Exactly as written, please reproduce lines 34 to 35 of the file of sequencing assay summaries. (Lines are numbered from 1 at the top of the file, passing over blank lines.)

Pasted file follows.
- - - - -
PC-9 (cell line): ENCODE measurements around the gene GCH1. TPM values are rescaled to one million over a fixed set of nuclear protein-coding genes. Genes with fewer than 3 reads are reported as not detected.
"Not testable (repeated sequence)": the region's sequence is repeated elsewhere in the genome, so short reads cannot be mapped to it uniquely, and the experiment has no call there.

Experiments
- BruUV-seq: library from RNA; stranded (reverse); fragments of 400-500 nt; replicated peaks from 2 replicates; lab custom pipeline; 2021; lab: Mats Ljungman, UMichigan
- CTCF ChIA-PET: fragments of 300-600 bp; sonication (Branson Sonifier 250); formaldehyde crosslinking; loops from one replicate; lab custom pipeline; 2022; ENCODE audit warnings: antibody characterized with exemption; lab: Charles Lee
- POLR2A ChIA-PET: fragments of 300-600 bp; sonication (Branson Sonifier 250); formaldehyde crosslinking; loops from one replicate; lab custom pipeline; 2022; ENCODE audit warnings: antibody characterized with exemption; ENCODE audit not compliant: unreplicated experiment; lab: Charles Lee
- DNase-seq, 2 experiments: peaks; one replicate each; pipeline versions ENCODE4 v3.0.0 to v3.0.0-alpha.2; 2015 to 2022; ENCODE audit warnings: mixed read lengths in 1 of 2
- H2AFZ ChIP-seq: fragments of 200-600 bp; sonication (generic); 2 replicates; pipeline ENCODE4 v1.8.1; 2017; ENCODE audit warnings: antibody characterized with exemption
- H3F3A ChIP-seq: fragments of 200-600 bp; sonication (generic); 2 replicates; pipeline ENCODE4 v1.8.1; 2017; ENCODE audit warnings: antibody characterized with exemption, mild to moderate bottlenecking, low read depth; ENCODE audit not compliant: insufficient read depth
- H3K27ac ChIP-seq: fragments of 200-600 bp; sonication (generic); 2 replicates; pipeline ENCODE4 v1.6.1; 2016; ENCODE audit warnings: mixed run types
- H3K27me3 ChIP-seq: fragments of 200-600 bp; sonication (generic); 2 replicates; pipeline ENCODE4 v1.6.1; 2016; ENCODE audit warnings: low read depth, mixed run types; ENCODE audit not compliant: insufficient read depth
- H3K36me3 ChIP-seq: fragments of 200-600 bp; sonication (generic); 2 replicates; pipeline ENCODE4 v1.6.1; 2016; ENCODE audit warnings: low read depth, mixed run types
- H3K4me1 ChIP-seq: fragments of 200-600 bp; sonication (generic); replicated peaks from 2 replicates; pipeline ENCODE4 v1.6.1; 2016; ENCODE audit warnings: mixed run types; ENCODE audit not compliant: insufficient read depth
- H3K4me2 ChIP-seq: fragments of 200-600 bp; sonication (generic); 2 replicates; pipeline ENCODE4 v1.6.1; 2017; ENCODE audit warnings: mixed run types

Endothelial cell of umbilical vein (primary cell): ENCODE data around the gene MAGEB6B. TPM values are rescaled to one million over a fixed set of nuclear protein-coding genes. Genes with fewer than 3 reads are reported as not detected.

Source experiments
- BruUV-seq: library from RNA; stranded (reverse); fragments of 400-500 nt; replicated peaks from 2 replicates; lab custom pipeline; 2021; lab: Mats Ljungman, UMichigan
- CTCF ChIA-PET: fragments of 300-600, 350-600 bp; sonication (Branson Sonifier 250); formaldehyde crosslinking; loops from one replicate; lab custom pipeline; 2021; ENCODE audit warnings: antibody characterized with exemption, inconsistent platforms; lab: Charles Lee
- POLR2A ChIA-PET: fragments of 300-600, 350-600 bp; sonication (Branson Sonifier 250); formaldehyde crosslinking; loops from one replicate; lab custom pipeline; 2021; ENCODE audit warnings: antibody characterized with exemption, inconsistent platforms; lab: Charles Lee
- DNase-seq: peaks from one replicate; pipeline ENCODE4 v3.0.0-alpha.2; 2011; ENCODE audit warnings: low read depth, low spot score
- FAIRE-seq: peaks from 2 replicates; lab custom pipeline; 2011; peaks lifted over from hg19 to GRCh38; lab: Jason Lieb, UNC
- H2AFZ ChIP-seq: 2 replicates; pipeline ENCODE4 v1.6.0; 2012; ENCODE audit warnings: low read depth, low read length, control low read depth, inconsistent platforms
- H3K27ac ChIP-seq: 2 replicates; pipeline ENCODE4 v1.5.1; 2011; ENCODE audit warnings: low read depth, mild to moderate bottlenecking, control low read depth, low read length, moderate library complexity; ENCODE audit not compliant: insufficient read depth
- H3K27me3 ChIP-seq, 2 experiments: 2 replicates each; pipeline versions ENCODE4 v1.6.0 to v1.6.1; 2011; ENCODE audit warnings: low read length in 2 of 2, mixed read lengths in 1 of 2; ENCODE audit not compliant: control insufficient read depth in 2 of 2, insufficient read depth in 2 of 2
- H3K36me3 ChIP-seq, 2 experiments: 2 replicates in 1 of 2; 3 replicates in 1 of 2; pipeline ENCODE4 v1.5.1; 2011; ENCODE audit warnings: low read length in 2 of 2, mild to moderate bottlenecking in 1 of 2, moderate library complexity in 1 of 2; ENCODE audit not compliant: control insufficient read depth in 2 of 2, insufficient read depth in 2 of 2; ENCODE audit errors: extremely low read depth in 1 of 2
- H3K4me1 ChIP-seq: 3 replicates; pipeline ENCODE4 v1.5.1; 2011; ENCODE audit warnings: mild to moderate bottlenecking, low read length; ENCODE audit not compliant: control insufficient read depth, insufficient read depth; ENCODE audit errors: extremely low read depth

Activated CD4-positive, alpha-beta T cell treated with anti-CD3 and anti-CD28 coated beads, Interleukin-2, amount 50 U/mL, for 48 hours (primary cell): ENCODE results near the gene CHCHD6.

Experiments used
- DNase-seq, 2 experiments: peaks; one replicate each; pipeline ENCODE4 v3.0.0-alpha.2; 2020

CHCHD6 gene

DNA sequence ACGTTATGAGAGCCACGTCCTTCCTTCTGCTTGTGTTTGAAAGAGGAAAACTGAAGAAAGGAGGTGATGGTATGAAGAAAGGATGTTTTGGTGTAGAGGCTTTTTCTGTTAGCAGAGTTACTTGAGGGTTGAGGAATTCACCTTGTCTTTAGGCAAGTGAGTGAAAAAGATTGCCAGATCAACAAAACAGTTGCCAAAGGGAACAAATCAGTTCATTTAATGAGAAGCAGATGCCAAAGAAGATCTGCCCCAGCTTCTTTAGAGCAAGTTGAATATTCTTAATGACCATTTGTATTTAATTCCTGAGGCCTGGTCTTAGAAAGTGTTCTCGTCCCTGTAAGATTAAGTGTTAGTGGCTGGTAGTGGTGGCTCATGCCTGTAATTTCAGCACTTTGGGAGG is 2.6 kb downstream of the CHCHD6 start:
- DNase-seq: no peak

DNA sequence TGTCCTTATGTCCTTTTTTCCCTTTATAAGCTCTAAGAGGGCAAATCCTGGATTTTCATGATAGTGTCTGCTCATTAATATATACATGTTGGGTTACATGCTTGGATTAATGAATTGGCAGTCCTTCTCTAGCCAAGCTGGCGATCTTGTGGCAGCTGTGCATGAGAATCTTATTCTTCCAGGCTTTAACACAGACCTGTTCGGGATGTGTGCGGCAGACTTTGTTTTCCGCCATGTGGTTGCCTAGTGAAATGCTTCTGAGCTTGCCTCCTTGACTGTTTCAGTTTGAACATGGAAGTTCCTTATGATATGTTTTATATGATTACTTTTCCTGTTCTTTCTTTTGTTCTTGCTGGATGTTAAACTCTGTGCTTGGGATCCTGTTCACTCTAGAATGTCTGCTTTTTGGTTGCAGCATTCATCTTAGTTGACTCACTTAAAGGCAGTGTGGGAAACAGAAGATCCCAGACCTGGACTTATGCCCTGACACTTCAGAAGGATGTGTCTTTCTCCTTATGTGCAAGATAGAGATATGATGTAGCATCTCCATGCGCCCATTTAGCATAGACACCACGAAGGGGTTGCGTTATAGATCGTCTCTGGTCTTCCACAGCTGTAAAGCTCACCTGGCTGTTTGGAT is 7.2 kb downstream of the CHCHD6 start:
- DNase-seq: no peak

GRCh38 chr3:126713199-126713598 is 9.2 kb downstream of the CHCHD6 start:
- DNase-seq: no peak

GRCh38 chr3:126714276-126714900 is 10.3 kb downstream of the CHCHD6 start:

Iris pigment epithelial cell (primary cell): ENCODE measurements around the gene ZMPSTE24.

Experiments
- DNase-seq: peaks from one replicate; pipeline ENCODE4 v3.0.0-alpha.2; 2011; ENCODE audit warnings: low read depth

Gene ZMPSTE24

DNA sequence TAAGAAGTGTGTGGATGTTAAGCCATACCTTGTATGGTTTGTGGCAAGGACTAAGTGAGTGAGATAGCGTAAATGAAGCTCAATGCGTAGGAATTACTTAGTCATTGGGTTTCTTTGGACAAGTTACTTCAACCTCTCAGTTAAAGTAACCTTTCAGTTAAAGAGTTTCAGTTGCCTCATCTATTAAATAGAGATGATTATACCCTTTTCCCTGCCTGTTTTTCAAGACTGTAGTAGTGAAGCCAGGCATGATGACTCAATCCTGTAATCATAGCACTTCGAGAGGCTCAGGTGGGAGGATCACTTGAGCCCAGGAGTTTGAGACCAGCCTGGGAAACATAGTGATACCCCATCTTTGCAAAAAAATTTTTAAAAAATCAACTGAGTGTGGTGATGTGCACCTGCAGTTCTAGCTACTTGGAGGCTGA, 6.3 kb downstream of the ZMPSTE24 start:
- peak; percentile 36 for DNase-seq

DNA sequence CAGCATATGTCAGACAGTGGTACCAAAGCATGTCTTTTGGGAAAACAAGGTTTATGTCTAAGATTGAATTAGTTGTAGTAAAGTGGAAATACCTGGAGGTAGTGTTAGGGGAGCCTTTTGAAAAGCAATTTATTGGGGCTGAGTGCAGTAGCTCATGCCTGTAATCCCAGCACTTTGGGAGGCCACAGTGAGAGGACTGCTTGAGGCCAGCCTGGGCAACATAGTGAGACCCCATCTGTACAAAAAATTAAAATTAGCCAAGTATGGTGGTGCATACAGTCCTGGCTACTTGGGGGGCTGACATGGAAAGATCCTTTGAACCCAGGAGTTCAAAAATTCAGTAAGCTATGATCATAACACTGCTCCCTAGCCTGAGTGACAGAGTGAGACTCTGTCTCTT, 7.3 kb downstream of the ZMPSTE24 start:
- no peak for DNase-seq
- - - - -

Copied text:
- DNase-seq: no peak

GRCh38 chr3:126713199-126713598 is 9.2 kb downstream of the CHCHD6 start: